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The fiduciary law that governs our business culture reaches back to the 15th century and requires those who are entrusted with managing our largest corporations or pools of money to act in the best interests of their shareholders or clients. But the evolution of fiduciary law has developed into a mode of thinking that privileges short-term, single-company results over long-term, society-wide results. Consequently, fiduciaries are driven by a logic that dictates a focus on the short term, which can be more accurately predicted than the long term.

But there is something deeper at work in this mindset. Fiduciary thought privileges form over substance, procedure over justice. Decisions that serve a single corporation's shareholders may cause significant harm to a wider array of interests. The entire concept of fiduciary duty must be rethought if capitalism is going to flourish in a borderless, digitalized world. Instead of a narrow focus on the interests of a single firm's shareholders, the fiduciaries of our large business enterprises are going to have to widen their arc of concern to a wider group of constituencies. Without such a broadening of focus, narrow interests will continue to place the entire system in jeopardy because of the networked nature of today's financial markets.

-- Michael Lewitt, "How to Fix It"
HCM Market Letter, April 1, 2008

I open with that quote from my good friend Michael Lewitt because as we contemplate restoring the uptick rule, it is important that we get it right -- there is more at stake than just another regulation. What we do not need is form over substance -- some toothless directive designed only to placate the elected officials, provide a great sound bite to make it look like we are being proactive, but in reality does nothing to solve the original intent of the rule. A watered-down version will only further the lack of faith the markets have in our regulators and will contribute to the lack of confidence in the markets overall.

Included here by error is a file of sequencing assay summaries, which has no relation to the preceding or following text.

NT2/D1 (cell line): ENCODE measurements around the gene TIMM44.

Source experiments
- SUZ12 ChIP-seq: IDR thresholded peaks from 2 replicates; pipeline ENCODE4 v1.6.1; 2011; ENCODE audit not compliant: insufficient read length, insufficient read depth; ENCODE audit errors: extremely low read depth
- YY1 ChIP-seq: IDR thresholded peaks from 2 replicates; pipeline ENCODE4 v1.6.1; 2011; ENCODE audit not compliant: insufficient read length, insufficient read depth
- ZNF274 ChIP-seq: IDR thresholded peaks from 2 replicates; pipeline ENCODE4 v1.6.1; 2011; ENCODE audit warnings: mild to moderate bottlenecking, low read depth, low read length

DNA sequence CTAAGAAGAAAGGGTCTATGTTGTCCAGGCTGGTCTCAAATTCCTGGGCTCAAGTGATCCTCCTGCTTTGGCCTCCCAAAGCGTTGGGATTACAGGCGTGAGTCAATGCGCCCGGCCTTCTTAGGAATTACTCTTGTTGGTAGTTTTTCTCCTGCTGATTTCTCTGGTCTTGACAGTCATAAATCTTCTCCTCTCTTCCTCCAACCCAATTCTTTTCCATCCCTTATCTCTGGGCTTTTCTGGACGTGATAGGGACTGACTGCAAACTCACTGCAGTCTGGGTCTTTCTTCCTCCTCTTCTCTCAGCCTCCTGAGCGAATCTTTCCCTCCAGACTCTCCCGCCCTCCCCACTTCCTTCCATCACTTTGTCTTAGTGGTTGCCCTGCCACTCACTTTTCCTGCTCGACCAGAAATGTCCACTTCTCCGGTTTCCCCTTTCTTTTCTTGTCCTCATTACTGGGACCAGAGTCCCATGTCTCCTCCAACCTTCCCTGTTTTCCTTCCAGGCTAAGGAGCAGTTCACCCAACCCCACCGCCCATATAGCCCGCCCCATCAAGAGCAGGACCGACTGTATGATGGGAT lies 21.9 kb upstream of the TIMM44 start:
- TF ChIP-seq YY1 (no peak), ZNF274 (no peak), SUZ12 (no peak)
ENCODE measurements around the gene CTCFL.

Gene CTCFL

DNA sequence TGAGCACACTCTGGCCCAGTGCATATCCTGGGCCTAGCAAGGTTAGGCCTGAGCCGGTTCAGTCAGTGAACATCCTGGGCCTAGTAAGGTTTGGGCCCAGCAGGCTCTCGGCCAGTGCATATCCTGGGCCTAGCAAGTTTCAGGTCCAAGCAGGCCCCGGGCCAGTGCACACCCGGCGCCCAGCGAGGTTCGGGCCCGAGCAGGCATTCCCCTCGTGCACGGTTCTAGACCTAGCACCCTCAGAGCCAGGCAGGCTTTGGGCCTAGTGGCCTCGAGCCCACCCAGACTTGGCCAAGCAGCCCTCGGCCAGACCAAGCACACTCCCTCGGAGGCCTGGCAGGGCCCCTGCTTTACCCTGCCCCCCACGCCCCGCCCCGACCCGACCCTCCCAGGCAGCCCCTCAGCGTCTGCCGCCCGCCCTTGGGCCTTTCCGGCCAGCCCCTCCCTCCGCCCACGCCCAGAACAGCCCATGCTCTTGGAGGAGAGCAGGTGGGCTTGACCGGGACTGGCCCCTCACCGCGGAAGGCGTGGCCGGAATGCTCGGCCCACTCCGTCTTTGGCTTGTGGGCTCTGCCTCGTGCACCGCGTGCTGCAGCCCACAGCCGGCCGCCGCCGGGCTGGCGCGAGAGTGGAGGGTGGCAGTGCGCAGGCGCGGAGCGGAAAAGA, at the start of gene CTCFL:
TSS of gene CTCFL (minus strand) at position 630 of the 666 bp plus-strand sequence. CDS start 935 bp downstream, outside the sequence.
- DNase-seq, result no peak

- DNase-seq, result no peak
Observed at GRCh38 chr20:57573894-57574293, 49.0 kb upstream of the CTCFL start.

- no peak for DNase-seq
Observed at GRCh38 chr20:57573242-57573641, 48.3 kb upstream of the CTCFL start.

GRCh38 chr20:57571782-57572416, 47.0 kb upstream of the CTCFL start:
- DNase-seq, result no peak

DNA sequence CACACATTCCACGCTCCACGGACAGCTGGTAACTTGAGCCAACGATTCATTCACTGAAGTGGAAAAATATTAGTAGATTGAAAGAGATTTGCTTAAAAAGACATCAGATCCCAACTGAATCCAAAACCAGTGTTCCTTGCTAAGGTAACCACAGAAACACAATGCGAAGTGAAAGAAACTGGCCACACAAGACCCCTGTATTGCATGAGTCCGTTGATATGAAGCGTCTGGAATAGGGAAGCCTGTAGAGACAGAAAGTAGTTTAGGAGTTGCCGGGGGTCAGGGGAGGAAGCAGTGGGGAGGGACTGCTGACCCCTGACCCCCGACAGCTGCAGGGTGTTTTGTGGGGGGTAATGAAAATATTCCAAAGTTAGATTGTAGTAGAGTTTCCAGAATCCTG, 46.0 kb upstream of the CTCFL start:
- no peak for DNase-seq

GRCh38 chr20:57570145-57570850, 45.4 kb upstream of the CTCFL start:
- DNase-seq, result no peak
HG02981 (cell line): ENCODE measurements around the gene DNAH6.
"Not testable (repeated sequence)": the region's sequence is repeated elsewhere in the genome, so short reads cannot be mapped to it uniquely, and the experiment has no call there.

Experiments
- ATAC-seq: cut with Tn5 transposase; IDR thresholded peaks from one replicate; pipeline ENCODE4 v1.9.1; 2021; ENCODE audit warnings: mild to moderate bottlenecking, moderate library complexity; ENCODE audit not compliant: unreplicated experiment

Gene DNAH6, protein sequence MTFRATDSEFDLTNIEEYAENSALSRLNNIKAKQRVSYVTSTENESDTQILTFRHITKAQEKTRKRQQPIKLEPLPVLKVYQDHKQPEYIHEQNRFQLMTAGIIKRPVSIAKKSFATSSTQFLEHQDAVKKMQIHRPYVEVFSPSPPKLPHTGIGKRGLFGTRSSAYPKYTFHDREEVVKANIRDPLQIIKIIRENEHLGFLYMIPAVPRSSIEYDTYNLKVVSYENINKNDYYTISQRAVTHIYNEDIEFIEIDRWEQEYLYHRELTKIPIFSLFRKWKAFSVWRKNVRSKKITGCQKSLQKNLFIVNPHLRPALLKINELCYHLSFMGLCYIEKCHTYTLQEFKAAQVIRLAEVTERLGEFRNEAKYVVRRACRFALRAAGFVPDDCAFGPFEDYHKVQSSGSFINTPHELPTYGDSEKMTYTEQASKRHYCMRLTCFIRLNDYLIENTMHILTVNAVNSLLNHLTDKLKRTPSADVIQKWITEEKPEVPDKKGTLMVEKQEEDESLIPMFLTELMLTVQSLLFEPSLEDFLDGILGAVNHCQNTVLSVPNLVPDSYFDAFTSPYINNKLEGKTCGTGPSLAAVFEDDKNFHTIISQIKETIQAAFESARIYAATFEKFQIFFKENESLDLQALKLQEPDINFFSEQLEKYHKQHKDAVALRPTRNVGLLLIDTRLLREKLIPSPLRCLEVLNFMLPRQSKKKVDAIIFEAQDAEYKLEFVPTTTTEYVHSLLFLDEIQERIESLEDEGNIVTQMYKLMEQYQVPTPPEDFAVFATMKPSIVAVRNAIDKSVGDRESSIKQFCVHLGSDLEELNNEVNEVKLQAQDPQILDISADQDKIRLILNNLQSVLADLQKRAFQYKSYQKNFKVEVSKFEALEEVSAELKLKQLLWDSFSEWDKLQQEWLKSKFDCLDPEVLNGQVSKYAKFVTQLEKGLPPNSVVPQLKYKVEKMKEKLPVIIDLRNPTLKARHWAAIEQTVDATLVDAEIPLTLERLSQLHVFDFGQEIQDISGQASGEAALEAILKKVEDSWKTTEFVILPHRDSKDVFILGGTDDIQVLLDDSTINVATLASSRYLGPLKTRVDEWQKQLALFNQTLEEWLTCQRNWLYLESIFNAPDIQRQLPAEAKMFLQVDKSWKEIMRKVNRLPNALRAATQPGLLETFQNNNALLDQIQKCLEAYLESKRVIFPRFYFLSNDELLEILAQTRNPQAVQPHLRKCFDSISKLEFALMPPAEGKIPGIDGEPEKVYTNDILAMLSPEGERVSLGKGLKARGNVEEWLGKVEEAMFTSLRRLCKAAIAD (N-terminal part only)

Let me start by saying I do believe short-selling has value in the market, so I do not wish to ban the practice. There is a thought rumbling through my head that was sparked by a comment Scott Rothbort made regarding shareholders' rights vs. the rights of the short-seller. It got me thinking about whether short-selling is a "right" or a "privilege." A privilege extended because short-sellers can provide liquidity to the market ... but without an uptick rule, the short seller becomes a liquidity taker, not a liquidity provider.

I don't want to stir the pot and be overly controversial -- because again, I believe short-selling has a place in the market -- but it would be very interesting to examine the rights of the speculator to profit vs. the interest of the government to protect interstate commerce.

Any market wants -- maybe even needs -- speculators to provide liquidity, so let's not go into the competing interest debate. However, the capital markets serve broader purposes than speculation; they are about capital formation so that we can build commerce, create products and services, employ people, pay taxes and enhance our society through the economy. The last decade or so, we seem to have lost sight of that broader purpose -- people speculating on homes, hedge fund proliferation, the prop trading desk more influential than the customer trading desk, people spending time figuring out if they "could" rather than if they "should." The markets should be about investing in our collective and individual futures, and allocating capital to businesses that can contribute to that future.

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